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Lebanon Loses $400 Million Yearly from Fuel Smuggling to Syria

Lebanon Loses $400 Million Yearly from Fuel Smuggling to Syria

Saturday, 9 May, 2020 - 06:45
Lebanese bread seen at a bakery in Lebanon. NNA

Lebanon is losing millions of dollars yearly due to the smuggling of goods to Syria through illegal border crossings.

A report broadcast by a local television channel revealed this week that the amount of smuggled fuel to Syria is estimated at $400 million per year.

It said traffickers have recently added wheat on their list of smuggled goods, depleting the capacity of the state to provide basic commodities to the local market.

The Lebanese Central Bank (BDL) subsidizes these two commodities.

BDL supplies dollars for the import of wheat, medicine, gasoline, diesel, and butane at the pegged exchange rate of LL1507.5, while the black market rate is above LL4,000.

The television said because wheat in Lebanon is subsidized, the cost of one metric ton is $150 while in Syria it is $320.

The wheat is milled in Lebanon and sold as flour at low prices in order for the bakeries to maintain the fixed price of the bread pack at LL1,500.

“This report shows again the very negative impact of illegal smuggling on the state’s finances,” said Lebanese Forces leader Samir Geagea.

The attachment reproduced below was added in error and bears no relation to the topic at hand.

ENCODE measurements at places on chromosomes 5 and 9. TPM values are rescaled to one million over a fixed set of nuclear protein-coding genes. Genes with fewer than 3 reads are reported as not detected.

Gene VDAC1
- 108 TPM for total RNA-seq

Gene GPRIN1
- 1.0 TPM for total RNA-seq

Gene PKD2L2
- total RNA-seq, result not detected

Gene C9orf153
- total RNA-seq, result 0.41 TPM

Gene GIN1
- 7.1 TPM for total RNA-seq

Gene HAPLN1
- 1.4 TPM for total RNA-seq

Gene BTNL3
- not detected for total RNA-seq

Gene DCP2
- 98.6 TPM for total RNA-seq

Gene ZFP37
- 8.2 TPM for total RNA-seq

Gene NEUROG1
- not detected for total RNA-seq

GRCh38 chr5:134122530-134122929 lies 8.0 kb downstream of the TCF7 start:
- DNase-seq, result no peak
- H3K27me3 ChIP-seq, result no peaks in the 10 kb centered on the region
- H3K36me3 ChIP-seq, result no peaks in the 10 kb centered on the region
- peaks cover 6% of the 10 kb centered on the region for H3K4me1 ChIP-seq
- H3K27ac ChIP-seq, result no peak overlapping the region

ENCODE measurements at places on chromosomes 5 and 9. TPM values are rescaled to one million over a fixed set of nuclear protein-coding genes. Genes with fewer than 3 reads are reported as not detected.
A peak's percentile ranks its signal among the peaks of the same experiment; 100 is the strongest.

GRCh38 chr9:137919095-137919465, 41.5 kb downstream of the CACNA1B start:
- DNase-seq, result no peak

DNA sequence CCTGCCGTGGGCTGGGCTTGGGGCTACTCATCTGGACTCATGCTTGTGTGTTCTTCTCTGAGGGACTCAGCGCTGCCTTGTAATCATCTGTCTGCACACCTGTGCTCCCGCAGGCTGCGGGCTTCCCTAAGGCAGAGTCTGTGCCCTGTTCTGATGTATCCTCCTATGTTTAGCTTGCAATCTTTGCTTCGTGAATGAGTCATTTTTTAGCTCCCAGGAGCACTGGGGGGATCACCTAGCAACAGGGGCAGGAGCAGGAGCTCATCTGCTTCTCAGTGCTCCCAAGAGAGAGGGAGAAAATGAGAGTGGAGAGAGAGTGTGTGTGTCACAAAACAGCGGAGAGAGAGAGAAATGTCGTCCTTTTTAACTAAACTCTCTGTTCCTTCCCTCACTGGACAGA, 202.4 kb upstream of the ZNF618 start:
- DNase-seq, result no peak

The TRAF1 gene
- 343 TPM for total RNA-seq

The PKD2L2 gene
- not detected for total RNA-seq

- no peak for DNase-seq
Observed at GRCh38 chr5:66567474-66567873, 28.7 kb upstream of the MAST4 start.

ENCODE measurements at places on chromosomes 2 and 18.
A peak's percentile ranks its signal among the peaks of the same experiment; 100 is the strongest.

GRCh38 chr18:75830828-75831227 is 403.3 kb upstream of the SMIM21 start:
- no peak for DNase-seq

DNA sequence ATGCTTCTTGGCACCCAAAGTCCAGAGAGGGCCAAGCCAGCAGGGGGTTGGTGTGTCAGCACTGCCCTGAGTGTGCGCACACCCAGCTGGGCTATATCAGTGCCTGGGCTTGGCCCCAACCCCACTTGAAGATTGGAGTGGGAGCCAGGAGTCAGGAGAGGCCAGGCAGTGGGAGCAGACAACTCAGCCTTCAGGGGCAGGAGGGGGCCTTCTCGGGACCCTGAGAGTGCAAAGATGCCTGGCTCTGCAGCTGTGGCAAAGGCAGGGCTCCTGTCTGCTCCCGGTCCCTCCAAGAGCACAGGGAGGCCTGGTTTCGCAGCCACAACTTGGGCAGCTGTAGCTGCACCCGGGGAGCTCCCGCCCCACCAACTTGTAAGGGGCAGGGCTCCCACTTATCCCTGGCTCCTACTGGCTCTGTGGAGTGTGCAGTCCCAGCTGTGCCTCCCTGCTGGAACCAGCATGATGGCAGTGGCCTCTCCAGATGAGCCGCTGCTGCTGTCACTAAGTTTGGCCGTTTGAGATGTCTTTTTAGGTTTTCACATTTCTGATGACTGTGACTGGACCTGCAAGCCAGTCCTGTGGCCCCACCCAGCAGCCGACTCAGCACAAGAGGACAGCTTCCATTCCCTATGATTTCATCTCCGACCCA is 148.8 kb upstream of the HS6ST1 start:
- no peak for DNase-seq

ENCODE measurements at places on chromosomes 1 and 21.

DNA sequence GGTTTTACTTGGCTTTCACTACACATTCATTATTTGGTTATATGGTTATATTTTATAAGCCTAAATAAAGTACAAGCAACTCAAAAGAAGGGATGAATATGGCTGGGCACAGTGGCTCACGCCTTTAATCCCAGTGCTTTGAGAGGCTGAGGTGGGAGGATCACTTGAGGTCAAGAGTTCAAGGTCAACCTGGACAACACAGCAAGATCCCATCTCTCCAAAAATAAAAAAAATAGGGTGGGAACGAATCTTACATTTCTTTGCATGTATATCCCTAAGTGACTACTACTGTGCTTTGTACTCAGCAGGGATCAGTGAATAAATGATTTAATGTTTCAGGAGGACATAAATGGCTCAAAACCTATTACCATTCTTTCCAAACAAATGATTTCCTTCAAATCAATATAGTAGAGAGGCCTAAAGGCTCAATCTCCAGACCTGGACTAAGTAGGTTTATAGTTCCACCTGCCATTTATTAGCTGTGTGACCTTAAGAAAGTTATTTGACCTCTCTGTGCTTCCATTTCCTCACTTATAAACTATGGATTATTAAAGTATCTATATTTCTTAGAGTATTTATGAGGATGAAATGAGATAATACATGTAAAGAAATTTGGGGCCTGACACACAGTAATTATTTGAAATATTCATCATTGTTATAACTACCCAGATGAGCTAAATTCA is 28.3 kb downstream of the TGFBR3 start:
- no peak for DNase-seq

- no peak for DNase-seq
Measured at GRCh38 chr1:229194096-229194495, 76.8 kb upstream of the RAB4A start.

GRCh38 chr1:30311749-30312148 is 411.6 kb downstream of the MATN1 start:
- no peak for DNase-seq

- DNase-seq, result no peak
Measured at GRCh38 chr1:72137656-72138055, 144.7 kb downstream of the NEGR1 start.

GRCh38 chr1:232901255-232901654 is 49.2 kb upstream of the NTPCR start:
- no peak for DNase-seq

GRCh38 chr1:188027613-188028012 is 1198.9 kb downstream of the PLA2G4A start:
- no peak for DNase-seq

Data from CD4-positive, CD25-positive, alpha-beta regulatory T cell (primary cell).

In January, Finance Minister Ghazi Wazni revealed that $4 billion to $5 billion would be requested from international donor countries to finance purchases of wheat, fuel and medicines.

Democratic Gathering MP Hadi Abou Al-Hosn said the Progressive Socialist Party would go to the judiciary and question the government on this issue.

“While the Central Bank has put limits on the withdrawal of dollars from bank deposits to buy basic needs, such as wheat, fuel and medicine, depriving people of their money, we see mobs draining the economy by smuggling flour and diesel across the illegal border crossings in both directions. The situation is no longer bearable," he said.

Lebanon’s economic crisis continues to worsen, while the value of the Lebanese lira dipping and the prices of goods tremendously increasing.

In October, Lebanese banks began reducing dollar withdrawals before they stopped them entirely last month.

Last week, the government formally requested the assistance of the International Monetary Fund (IMF) to save Lebanon from the deep financial crisis.

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